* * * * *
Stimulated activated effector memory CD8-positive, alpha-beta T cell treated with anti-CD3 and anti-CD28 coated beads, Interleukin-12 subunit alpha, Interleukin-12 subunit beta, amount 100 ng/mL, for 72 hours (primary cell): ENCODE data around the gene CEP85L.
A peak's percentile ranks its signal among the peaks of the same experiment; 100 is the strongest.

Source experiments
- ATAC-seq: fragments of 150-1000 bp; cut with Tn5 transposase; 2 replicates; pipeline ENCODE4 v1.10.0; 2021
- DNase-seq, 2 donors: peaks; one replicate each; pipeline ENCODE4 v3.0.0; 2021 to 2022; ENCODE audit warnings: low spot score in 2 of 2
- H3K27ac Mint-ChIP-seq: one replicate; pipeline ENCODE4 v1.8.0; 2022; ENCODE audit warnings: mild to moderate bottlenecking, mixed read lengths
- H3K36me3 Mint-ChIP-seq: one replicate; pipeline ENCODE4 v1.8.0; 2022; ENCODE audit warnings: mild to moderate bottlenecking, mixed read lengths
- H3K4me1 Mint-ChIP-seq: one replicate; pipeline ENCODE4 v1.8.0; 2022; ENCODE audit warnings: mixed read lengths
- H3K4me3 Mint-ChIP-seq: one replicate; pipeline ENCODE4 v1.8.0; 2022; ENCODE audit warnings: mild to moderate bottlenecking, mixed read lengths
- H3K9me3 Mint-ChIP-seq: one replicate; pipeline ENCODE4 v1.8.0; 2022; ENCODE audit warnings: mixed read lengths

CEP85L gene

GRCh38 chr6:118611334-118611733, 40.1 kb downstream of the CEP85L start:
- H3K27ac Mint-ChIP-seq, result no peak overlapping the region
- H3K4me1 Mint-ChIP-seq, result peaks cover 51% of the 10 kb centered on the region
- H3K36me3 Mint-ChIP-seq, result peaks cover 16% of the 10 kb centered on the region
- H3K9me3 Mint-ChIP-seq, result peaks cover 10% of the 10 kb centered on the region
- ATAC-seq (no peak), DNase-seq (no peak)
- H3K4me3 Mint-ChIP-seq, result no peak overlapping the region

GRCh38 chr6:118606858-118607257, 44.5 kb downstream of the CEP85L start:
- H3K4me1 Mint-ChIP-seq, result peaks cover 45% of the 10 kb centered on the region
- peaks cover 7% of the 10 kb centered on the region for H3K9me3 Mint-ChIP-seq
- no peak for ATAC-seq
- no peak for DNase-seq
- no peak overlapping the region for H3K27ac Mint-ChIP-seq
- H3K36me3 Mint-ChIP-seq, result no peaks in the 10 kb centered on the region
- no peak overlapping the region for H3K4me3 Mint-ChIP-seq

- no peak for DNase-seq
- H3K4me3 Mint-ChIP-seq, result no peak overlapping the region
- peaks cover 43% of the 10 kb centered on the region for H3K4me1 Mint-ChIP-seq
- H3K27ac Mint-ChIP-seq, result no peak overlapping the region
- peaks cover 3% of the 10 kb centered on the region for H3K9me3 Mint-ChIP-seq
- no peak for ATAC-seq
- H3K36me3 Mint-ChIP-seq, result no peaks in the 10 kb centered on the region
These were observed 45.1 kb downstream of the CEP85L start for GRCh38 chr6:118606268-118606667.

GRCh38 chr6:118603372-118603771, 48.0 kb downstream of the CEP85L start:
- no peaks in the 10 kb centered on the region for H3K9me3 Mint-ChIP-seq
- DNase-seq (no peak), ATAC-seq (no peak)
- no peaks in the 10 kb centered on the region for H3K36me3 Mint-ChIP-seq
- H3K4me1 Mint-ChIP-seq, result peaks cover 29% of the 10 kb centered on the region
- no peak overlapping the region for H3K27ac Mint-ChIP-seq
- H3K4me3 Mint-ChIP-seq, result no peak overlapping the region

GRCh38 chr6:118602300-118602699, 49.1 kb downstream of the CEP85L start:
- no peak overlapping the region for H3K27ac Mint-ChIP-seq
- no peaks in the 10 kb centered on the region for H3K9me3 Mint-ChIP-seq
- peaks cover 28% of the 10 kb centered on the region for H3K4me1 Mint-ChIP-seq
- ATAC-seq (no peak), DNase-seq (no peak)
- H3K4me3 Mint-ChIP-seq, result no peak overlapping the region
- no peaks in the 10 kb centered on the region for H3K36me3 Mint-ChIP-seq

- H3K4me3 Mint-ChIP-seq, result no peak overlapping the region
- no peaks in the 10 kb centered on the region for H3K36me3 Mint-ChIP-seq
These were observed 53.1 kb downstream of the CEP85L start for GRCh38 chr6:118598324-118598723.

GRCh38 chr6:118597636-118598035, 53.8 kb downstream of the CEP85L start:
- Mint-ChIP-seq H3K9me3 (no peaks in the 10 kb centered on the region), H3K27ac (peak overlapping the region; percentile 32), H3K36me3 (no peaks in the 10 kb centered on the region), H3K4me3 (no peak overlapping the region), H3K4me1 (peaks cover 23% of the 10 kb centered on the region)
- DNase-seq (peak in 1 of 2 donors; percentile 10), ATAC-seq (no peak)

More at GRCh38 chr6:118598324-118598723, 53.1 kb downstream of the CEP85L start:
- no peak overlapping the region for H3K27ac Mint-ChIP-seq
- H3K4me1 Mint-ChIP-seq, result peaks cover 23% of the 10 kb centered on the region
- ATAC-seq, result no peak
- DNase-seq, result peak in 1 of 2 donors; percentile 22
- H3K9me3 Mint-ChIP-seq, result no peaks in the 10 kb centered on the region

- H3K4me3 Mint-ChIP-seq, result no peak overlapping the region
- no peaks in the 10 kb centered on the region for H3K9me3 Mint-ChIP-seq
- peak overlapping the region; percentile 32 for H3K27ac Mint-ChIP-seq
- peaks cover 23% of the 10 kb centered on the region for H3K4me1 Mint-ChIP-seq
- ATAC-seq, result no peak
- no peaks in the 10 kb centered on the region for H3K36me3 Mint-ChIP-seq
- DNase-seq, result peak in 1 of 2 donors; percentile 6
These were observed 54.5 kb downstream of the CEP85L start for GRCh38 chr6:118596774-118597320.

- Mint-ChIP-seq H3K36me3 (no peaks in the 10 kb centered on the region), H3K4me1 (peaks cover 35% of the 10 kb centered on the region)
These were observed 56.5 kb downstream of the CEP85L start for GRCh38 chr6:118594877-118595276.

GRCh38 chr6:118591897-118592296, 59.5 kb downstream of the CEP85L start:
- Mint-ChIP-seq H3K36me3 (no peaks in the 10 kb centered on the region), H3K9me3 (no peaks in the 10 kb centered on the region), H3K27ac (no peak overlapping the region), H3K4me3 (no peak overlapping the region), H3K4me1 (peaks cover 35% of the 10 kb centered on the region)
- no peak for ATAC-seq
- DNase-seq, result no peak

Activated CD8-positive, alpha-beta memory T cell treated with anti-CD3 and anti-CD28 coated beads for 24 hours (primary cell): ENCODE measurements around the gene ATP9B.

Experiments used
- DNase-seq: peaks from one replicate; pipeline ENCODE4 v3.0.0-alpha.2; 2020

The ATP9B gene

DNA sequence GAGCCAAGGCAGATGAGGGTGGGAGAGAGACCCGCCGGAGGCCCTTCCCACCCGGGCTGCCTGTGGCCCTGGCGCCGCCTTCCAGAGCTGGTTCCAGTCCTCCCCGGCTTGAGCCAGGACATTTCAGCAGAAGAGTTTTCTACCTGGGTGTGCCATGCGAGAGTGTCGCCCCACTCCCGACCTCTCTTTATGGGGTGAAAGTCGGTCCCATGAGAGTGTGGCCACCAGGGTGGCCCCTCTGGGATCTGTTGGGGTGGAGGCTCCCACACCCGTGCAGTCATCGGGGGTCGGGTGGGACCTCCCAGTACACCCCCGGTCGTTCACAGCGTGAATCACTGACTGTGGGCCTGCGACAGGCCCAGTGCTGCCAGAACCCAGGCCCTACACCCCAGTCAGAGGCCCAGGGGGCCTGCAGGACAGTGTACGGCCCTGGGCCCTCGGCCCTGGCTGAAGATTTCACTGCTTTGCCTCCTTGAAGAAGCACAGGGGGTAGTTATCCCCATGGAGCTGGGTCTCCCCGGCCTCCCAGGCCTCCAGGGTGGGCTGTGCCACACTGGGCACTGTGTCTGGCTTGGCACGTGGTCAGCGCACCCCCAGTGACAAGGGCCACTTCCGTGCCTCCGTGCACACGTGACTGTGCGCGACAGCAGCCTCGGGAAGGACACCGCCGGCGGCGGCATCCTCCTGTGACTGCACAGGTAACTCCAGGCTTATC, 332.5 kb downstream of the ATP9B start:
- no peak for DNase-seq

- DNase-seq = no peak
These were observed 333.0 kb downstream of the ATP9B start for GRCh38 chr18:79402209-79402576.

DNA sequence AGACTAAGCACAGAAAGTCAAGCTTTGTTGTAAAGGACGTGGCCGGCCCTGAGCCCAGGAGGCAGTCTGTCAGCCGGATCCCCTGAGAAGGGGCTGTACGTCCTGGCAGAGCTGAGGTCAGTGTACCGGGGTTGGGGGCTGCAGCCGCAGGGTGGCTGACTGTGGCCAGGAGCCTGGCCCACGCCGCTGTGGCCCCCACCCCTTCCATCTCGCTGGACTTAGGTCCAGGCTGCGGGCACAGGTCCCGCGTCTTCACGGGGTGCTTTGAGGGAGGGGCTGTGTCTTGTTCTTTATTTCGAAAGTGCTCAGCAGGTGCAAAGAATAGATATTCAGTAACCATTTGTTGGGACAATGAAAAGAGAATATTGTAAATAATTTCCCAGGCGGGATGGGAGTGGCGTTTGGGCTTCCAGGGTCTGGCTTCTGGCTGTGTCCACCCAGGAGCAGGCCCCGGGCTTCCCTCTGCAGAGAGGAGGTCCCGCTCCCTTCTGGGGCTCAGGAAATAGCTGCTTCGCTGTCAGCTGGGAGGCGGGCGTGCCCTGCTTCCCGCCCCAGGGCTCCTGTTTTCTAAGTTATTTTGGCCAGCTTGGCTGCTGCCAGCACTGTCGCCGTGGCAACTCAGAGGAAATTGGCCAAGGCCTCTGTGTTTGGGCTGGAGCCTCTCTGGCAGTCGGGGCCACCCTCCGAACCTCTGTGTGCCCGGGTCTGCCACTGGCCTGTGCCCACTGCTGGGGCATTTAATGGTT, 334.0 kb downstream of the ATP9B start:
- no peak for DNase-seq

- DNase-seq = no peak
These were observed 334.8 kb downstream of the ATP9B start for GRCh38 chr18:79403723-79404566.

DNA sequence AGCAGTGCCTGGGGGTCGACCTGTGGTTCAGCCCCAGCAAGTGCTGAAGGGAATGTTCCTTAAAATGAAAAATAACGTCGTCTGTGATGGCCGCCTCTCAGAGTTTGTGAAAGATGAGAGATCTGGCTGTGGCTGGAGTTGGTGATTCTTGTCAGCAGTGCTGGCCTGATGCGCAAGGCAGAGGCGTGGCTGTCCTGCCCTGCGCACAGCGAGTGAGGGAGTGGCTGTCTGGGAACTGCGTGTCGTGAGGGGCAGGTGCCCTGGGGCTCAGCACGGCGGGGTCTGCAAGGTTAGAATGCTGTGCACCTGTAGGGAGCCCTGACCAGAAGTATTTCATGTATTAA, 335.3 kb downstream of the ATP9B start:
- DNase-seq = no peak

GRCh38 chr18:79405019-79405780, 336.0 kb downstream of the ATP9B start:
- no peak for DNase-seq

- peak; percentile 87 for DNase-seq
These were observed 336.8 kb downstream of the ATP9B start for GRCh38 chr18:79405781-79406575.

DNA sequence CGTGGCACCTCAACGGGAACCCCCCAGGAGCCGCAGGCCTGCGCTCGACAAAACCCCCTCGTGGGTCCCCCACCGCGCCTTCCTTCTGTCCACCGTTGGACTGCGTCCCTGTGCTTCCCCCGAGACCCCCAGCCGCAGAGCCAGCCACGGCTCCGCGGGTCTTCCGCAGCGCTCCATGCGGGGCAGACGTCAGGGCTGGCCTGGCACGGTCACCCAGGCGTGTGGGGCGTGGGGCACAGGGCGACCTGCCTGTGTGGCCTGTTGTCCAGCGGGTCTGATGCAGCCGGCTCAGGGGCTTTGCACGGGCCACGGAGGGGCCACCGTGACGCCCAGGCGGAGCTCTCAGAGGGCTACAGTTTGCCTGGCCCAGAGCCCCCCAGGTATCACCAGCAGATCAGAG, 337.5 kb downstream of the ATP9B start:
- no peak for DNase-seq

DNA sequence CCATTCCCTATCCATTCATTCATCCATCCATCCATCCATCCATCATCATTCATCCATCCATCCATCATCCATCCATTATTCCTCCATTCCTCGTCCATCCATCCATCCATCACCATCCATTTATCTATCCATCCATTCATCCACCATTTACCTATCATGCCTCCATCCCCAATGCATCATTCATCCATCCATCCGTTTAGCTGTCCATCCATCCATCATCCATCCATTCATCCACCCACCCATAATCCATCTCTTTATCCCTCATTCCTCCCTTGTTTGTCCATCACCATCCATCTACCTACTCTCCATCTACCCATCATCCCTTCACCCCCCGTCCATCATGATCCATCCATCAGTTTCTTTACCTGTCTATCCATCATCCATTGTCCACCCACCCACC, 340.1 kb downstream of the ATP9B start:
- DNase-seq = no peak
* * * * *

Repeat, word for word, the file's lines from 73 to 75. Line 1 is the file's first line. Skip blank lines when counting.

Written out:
- no peak for ATAC-seq
- DNase-seq, result no peak

Activated CD8-positive, alpha-beta memory T cell treated with anti-CD3 and anti-CD28 coated beads for 24 hours (primary cell): ENCODE measurements around the gene ATP9B.